This is part of Marc H. Ellis’s “Exile and the Prophetic” feature for Mondoweiss. To read the entire series visit the archive page.
Taking a title page from Hannah Arendt’s famous reportage on the Eichmann trial in Jerusalem, the “prayer summit” at the Vatican yesterday should be dubbed “The Banality of Religion.” Or worse.
The comparisons move beyond the title. Arendt saw Eichmann as an innocuous bureaucrat, a kind of mindless social climber. Willingly or not, all involved in the prayer summit yesterday exhibited a kind of mindlessness as well.
Watching the ceremony yesterday, I couldn’t help but wonder if anyone attending thought of the sheer absurdity of orchestrated prayers without purpose or content. Chalk up the prayer summit as a Theater of the (Religious) Absurd. No wonder the best and brightest among us are thoroughly secular.
The New York Times captured the (lack of) spirit descriptively:
The ceremony was held in a garden behind St. Peter’s Basilica that is enclosed by a high hedge to provide a sense of intimacy (as well as a spectacular view of the cupola of the basilica). It also was chosen as a place that seemed somewhat neutral in terms of religious iconography. The service was carefully organized into three successive “moments,” in which prayers and readings were offered by Jews, then Christians and then Muslims. Then the three leaders spoke.
In the moments before the ceremony, the three men rode together in a small bus to the garden, along with Ecumenical Patriarch Bartholomew of Constantinople, the Orthodox Christian leader. At moments, they even appeared to share a laugh.
Laughter might have been the highlight of the ceremony. Seated upfront and on both sides of Pope Francis, Shimon Peres and Mahmoud Abbas seemed bored to death. The prayer delegations representing the Israeli and Palestinian nationalities sat formally divided across the green. They weren’t praying together. Neither side showed any desire for common prayer that led anywhere at all.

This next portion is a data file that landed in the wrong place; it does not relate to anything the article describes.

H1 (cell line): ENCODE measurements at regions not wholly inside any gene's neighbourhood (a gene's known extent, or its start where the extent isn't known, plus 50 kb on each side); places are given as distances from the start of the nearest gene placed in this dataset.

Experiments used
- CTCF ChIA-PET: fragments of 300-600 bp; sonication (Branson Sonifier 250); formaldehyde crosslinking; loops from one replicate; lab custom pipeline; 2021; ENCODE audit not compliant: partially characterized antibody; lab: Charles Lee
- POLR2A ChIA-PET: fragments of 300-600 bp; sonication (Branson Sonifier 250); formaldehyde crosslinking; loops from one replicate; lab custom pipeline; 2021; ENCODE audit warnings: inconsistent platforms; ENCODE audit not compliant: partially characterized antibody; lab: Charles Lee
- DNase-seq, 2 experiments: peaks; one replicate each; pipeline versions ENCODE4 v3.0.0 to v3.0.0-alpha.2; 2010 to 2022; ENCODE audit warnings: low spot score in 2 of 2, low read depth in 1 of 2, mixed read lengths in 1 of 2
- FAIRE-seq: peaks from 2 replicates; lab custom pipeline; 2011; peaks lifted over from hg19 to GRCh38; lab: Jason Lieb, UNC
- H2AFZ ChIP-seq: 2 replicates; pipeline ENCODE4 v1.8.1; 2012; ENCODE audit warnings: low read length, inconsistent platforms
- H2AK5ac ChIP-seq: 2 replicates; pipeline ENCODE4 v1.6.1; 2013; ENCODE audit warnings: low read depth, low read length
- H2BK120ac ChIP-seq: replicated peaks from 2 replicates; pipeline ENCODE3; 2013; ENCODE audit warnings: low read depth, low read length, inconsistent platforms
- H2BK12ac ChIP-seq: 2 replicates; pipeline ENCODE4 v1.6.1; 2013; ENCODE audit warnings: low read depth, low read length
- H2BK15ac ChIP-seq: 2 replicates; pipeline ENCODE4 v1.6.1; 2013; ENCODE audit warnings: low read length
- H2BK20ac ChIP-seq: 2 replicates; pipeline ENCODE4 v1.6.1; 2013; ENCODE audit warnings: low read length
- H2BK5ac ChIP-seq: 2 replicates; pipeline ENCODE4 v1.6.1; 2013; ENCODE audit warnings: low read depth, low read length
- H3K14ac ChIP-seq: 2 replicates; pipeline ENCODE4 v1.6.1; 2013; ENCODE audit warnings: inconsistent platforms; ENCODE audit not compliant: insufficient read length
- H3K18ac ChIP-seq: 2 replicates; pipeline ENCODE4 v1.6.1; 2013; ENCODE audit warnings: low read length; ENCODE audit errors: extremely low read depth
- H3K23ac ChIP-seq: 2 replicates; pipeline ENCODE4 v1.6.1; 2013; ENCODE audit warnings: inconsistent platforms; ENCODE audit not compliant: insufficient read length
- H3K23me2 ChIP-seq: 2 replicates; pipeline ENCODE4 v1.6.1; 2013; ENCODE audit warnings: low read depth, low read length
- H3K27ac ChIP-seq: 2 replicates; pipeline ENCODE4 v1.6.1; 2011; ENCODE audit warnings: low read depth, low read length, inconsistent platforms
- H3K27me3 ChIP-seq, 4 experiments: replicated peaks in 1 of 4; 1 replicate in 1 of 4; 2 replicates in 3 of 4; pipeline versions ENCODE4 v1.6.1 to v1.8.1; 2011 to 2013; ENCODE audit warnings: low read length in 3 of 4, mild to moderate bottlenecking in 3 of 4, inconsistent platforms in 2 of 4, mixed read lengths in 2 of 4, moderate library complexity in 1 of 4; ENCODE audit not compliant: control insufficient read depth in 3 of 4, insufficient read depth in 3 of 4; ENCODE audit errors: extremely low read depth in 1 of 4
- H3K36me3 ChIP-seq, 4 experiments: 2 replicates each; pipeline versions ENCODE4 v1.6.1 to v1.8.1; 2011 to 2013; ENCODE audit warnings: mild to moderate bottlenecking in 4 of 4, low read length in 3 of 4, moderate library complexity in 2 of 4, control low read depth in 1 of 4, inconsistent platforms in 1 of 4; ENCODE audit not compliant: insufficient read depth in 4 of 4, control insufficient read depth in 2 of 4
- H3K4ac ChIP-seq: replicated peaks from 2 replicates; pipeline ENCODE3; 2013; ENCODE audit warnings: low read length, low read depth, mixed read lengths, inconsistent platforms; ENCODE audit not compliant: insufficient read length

Featured were costumed religious figures who were all dressed up with nowhere to go. But the reality on the ground of Israel-Palestine is seething. It’s going downhill.
The prayer summit did little to disguise the breakdown of the peace process. Nor could it disguise the fact that the world’s attention has moved on. During the last weeks, the news cycle in the United States has revolved around the Ukraine. Currently it is feasting on the release of the American prisoner of war, Bowe Bergdahl and his bearded father. Maybe the Pope should have a prayer summit on Afghanistan, Guantanamo and United States military interventionism and leave Israel-Palestine behind.
The Times is as heavy as the lightweight summit itself when it closed its report with a message from Esteban Troncosa, 16, of Santa Fé, Argentina, a youngster in Rome for a one-month language study trip. Reflecting on the Pope’s involvement in the Middle East conflict, Troncosa says it all:
His gesture can help solve the situation. His message has always been to stop wars, and avoid any form of violence. I am sure this can make a difference. The pope can’t sign political agreements, but he is a symbol, and can make people and politicians think.
You can’t blame reporters for their failure to rise above the occasion, such as it was. I can’t imagine anyone with any political fortitude thinking more because of the Vatican event. Instead, the banality of religion exhibited at the Vatican yesterday is cause for alarm. With the situation in Israel-Palestine so dire, it’s hard not to see religious figures on both sides, whatever their private opinions might be, as enablers of injustice and censors of the public discourse.
Perhaps the silence of the religious leaders and, worse, some of their public comments before and after the summit, should encourage an exploration of the role of religious leaders in perpetuating the Israeli-Palestinian conflict. After viewing the Vatican prayer summit, I’ve can’t help feeling that it isn’t only war crime politicians who should have their day in the International Court of Justice in The Hague.
For when religious leaders take the global stage and offer platitudes as prayers – instead of a detailed and systematic critique of unjust power – then they, too, are responsible for the crimes committed in God’s name.